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Who are the traditional Catholics?


In its Feb. 5 issue, NCR reported that the National Opinion Research Center’s 1998 General Social Survey had revealed that Catholics were evenly split among “traditional, moderate and liberal” with 14 percent rejecting all three offered labels. Twenty eight percent of American Catholics chose to describe themselves as “traditional,” a much higher proportion than many of us might have expected.

Who then are these “traditional” Catholics? What do they believe? For what do they stand?

The answer in brief is that they are devout, dedicated, loyal and generous Catholics. Most of them, however, would not be welcome in the offices of Crisis or First Things or The Wanderer or the Catholic League. They are Catholics on their own terms, as are most American Catholics.

I will now drop the quotes around the word traditional and begin to compare those who claim the term with all other American Catholics. Traditional Catholics are on the average older than other Catholics by eight years. The educational and income level of both groups is about the same. Both are equally likely to describe themselves as Democrats.

The traditional are marginally more likely to describe themselves as politically liberal. They are twice as likely to think that it is definitely the government’s job to reduce income differences between the rich and the poor and to provide jobs for everyone who wants a job. The traditional, finally, are 10 percentage points more likely to be women.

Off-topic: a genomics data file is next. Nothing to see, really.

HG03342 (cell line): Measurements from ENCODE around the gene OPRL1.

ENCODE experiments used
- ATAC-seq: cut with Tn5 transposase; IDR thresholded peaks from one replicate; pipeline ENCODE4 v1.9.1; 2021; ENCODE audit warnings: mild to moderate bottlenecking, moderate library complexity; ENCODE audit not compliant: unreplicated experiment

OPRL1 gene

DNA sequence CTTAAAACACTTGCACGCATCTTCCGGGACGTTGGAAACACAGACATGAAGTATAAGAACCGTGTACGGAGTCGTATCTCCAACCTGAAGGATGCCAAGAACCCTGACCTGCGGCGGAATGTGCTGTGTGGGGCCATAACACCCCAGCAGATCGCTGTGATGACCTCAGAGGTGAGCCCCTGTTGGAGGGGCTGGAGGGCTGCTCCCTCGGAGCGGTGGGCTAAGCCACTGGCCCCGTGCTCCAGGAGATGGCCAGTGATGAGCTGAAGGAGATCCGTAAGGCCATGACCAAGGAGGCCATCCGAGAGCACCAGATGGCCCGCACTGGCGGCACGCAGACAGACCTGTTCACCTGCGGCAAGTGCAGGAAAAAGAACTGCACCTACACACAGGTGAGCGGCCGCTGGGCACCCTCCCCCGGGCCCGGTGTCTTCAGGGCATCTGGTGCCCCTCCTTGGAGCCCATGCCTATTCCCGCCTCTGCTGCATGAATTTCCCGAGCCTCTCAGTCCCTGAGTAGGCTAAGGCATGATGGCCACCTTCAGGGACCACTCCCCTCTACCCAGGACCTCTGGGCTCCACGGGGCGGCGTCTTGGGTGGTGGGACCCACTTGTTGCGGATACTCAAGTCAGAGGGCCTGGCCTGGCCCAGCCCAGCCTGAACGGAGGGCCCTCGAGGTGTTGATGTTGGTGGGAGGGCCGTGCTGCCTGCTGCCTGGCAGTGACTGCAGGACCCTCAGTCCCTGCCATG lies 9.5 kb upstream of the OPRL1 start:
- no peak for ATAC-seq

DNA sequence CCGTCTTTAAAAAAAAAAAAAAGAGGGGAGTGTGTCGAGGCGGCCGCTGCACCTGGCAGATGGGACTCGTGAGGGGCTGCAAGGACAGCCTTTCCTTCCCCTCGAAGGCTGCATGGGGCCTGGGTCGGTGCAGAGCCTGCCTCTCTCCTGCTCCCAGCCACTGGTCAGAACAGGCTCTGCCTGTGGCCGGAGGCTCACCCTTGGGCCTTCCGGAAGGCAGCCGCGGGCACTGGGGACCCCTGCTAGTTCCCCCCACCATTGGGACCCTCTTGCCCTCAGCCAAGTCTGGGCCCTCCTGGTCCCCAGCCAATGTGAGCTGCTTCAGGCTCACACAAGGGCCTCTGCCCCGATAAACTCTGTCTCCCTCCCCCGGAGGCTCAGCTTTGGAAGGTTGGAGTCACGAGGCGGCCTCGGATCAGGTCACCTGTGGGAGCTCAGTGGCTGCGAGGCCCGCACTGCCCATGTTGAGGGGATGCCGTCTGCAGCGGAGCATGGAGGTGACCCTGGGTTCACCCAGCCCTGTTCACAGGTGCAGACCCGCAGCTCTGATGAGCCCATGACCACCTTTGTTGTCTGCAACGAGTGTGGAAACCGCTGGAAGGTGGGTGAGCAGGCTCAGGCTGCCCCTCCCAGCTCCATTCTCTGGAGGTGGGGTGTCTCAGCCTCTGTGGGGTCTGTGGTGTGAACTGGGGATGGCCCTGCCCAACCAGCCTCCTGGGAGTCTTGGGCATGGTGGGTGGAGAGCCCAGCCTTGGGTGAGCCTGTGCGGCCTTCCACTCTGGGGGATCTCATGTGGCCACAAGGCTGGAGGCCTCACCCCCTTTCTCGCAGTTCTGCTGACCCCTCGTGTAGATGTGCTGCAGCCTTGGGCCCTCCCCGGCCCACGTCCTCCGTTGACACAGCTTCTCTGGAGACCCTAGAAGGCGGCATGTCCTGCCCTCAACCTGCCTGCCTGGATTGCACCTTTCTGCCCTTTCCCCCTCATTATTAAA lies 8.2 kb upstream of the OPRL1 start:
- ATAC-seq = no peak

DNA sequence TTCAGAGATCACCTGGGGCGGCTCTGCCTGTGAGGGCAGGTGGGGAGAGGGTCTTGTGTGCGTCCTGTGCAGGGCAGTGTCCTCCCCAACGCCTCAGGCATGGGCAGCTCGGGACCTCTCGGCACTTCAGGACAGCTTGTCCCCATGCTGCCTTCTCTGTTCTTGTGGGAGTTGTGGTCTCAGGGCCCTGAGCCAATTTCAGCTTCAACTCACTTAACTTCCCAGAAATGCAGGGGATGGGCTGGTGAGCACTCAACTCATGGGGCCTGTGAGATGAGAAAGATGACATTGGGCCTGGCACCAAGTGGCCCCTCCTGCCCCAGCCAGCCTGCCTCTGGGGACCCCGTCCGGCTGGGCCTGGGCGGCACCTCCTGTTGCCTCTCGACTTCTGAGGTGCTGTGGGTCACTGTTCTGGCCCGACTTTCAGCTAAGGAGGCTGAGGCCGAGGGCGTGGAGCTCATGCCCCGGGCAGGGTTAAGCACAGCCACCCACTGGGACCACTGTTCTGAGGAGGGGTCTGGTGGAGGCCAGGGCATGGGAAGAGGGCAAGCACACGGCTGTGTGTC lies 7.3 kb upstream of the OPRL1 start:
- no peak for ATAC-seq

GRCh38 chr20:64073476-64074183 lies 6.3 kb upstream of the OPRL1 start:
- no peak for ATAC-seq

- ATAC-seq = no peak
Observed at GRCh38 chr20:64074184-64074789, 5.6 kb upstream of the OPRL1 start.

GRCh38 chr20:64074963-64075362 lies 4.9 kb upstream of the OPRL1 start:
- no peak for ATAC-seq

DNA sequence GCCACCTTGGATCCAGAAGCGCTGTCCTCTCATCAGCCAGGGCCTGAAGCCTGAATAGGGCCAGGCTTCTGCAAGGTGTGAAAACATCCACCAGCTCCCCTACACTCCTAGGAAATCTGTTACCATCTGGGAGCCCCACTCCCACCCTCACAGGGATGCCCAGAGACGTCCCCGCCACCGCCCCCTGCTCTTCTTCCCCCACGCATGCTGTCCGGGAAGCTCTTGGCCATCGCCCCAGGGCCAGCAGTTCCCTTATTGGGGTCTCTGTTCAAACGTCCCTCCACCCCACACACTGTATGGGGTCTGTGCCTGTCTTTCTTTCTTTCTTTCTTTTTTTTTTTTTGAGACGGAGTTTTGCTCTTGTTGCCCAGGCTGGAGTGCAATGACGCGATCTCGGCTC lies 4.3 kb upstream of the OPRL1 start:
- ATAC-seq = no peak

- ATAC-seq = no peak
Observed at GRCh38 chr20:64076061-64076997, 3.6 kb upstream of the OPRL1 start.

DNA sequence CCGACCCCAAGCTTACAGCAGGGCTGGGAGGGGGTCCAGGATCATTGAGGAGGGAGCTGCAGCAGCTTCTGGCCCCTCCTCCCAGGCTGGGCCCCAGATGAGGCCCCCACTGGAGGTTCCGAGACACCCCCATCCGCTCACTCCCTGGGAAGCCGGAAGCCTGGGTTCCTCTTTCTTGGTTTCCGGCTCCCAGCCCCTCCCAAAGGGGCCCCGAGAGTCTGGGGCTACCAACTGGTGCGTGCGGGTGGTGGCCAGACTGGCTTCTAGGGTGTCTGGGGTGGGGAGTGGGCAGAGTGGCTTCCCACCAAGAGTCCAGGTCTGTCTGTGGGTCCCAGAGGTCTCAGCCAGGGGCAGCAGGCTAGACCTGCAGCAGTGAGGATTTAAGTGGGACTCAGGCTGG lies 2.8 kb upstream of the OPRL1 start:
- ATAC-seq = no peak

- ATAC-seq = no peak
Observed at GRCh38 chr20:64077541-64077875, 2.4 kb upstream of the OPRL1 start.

From here on, I will cite the comparison percentage for all other Catholics in parentheses.

Traditional Catholics are devout: Two thirds of them attend Mass at least several times a month (one-third). More than half of them think that it is important to attend services regularly (one-fifth). Three quarters pray daily (half). They are twice as likely to meditate every day (28 percent versus 14 percent).

They are faithful: Seventy-nine percent believe in life after death (73 percent). Seventy-five percent are certain there is a heaven (61 percent). Fifty-five percent are certain there is a hell (45 percent). Fifty-eight percent are certain that there are miracles (44 percent). (Ninety-six percent of both groups believe in God.)

Half of traditional Catholics think it is very important to follow church teachings in making moral decisions (one quarter). Half of both groups think it is also important to follow one’s own conscience.

They are more generous: Their financial contributions are two and a half times higher than that of other Catholics. Half of them have done some kind of volunteer work for the church in the last year (16 percent six or more times) as opposed to a quarter (3 percent six or more times) of other Catholics. They are also more likely to do volunteer work for other charities - 40 percent versus 35 percent (15 percent versus 5 percent six or more times).

They are more likely also to think of themselves as religious. They are three times as likely to think to describe themselves as spiritual persons (36 percent versus 12 percent). Sixty two percent think of themselves as “strong” Catholics (25 percent). They are more likely to report religious experiences (31 percent versus 21 percent). They are twice as likely to report they feel God’s love for them either directly or through others (66 percent to 31 percent).